Researchers are still in the early stages of figuring out the potential health hazards associated with certain vaping flavors — as well as the dangers of vaping in general. So it can be tough for e-cig enthusiasts to know just how much damage — if any — they might be doing to their health.
And that can be kind of annoying since, for many people, vaping is used as a alternative option to replace cigarette smoking, which is obviously all sorts of dangerous. For others, vaping is just a hobby, and one that comes with a variety of flavors to try. But it's still important to weigh the pros and cons, and recognize that vaping may be dangerous, when choosing a flavor.
If you've ever been to a vaping store in search of e-cigarette liquids, then you know the flavor choices are pretty much endless. There are common flavors like strawberry, cola, and cherry, as well as more exotic flavors like cereal and buttered popcorn. And then there are super bizarre flavors, with names like Blue Jupiter Moon Exploration. (I made that up.)
The problem with vaping liquids is, you never know what you're inhaling. And therefore, you should never assume any flavor is 100 percent safe. There may, however, be certain vaping flavors that are more risky than others, due to the chemicals that go into making them. Here are a few flavors all vapers might want to avoid, until we have more information.
The chemicals that go into creating the cinnamon flavor "are among the most toxic in terms of damaging white blood cells (monocytes) in e-liquid juices," Emily Wood, a Cannabis Advisor at Honest Herb, tells Bustle.
Cinnamon was even listed in a study published in the journal Frontiers in Physiology as one of the most toxic vaping flavors. So even though it smells like a delicious breakfast, it may be one flavor worth avoiding.
Vanilla also tops the toxic list, due to the fact it contains the flavoring chemical "o-vanillin," which can be harmful to health. Again, chemicals like this one "have been linked to cell death," Caleb Backe, a health and wellness expert at Maple Holistics, tells Bustle.
The thing is, certain ingredients can be tricky to avoid — due to the fact vaping ingredients aren't always clearly listed or made available to consumers — but it never hurts to read labels and avoid companies that aren't transparent.
Popcorn is another one to keep in mind — and it's a flavor with a rich history, in terms of the whole vaping/health debate. Back in the 1990s, several employees of a Missouri popcorn factory started complaining of coughing and wheezing symptoms. It was later discovered their lung problems were due to an "irreversible lung disease: bronchiolitis obliterans, which would later be nicknamed 'popcorn lung,'" reporter Diana Crow noted in The Atlantic. "Its cause was traced back to the chemical behind popcorn’s buttery flavor." Which they were breathing in all day, every day in the factory.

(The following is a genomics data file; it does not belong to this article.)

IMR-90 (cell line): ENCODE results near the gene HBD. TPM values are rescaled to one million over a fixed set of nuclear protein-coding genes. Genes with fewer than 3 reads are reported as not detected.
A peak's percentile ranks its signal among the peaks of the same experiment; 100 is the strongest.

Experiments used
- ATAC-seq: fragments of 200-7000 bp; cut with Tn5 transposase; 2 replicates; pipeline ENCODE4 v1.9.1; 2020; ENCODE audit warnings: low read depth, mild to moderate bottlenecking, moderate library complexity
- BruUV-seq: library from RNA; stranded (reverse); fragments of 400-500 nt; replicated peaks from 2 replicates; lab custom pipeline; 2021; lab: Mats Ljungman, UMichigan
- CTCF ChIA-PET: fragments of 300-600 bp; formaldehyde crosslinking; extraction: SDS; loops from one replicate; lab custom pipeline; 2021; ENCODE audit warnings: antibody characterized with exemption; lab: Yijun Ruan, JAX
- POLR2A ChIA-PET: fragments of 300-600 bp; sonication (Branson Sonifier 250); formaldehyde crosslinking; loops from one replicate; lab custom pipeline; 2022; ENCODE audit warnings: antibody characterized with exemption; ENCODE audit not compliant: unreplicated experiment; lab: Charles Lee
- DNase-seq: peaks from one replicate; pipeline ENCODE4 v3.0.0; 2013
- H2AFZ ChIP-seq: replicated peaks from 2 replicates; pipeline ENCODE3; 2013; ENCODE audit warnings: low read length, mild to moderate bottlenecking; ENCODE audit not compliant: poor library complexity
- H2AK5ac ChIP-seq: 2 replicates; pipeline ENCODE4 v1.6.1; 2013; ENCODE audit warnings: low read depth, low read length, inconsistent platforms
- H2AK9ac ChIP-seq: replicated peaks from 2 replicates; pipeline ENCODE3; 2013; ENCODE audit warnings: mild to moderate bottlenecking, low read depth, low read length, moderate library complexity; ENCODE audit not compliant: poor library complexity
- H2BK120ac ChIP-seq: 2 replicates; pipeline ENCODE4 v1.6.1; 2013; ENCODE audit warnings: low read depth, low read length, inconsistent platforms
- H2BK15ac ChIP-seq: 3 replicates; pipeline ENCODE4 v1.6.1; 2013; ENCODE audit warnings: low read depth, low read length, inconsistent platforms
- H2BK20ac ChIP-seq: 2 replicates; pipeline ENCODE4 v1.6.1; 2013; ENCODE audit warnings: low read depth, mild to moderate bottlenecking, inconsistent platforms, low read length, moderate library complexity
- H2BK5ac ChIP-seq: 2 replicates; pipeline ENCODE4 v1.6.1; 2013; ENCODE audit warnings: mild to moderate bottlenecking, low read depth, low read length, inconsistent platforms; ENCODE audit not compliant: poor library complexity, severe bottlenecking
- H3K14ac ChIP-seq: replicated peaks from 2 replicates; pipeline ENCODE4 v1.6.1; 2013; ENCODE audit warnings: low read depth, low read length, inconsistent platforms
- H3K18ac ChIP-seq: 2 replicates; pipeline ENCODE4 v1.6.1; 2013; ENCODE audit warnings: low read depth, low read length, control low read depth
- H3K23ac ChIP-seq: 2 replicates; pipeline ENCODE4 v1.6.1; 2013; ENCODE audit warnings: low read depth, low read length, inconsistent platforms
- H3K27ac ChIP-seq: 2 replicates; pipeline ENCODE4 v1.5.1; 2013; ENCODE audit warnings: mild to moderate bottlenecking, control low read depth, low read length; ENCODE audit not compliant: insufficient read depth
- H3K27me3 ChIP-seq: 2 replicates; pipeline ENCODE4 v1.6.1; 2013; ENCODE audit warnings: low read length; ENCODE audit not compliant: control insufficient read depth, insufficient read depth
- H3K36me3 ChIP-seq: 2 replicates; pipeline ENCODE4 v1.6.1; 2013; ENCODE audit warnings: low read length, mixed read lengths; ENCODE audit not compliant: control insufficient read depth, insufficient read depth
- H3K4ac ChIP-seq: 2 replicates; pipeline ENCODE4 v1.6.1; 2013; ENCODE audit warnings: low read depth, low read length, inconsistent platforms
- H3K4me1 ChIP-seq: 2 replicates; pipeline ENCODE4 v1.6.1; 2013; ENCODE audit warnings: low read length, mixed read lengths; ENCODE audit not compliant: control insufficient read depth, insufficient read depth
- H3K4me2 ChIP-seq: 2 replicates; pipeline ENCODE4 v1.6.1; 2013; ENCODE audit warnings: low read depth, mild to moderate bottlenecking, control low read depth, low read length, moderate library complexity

That's why it may not be safe to inhale popcorn flavored vaping liquids, especially if they contain the chemical the lends the flavor, called diacetyl. "It's best for consumers to avoid this chemical at all costs in their e-liquids and stick to vegetable glycerin (VG) e-liquids instead," Wood says. "VG juice has been shown to be a healthier alternative than other e-liquid chemicals on the market but consumers should be cautious using VG if they are allergic to coconut or palm oil."
Recent studies on tadpoles have revealed that fruit flavors might be more toxic, too. "What one study has found is that fruit and cream flavors caused the tadpoles to develop cleft features, whilst the menthol and tobacco flavors seemed to effect the tadpoles less," Wood says. "From the study: 'About 20 percent of tadpoles exposed to a flavor of strawberry, almond, caramel, vanilla, biscuit, Vienna cream and 70 percent of those exposed to a flavor of 'cereal, berries, cream, [and] citrus developed clefts'."
The tadpole study, which was conducted in part by Amanda Dickinson, a developmental biologist at Virginia Commonwealth University, was trying to see if vaping liquids might affect human embryos, judging by how the tadpoles reacted. And while some of the tadpoles did develop cleft pallets, the jury is still out regarding safety and how vaping might affect humans.
"Just because vanilla flavor or crème flavor is OK in your cookies doesn’t mean it’s OK when you heat it and then inhale it," Dickinson told Crow, in The Atlantic article. "It seems that it’s a roll of the dice.”
In terms of heart health, "nine chemical flavorings were tested for their short-term effects on endothelial cells (a.k.a. the cells that line the blood vessels and inside of the heart), according to a statement from the American Heart Association," Amber Brenza noted in Women's Health.
After being exposed to the cells for 90 minutes, all nine flavors, including mint, were shown to be "dangerous to the epithelial cells and caused cell death when used at the highest levels," Brenza said. The other flavors tested? Burnt flavor, vanilla, cinnamon, clove, butter, strawberry, banana, and spicy cooling.
If you go for mixed flavors like "banana strawberry" or "berries and cream," you might be inhaling even more chemicals than if you puffed on a single flavor alone.
As Wood says, "Research has shown that mixing multiple flavoring chemicals together creates far more cell destruction than inhaling single flavor e-liquids."
And this can be true for those made up mystery flavors, like Blue Jupiter Moon Exploration, that may have a million different notes in them, as well. "It's not necessarily the end flavors that end up being unhealthy ... but the additives that are used to create very complex flavors that consumers should be aware of," Wood says. "The more complex the flavor is, likely the unhealthier it will be for the consumer."
It's yet to be decided if vaping is safe, or if certain flavors are definitely more dangerous than others. But you should still proceed with caution.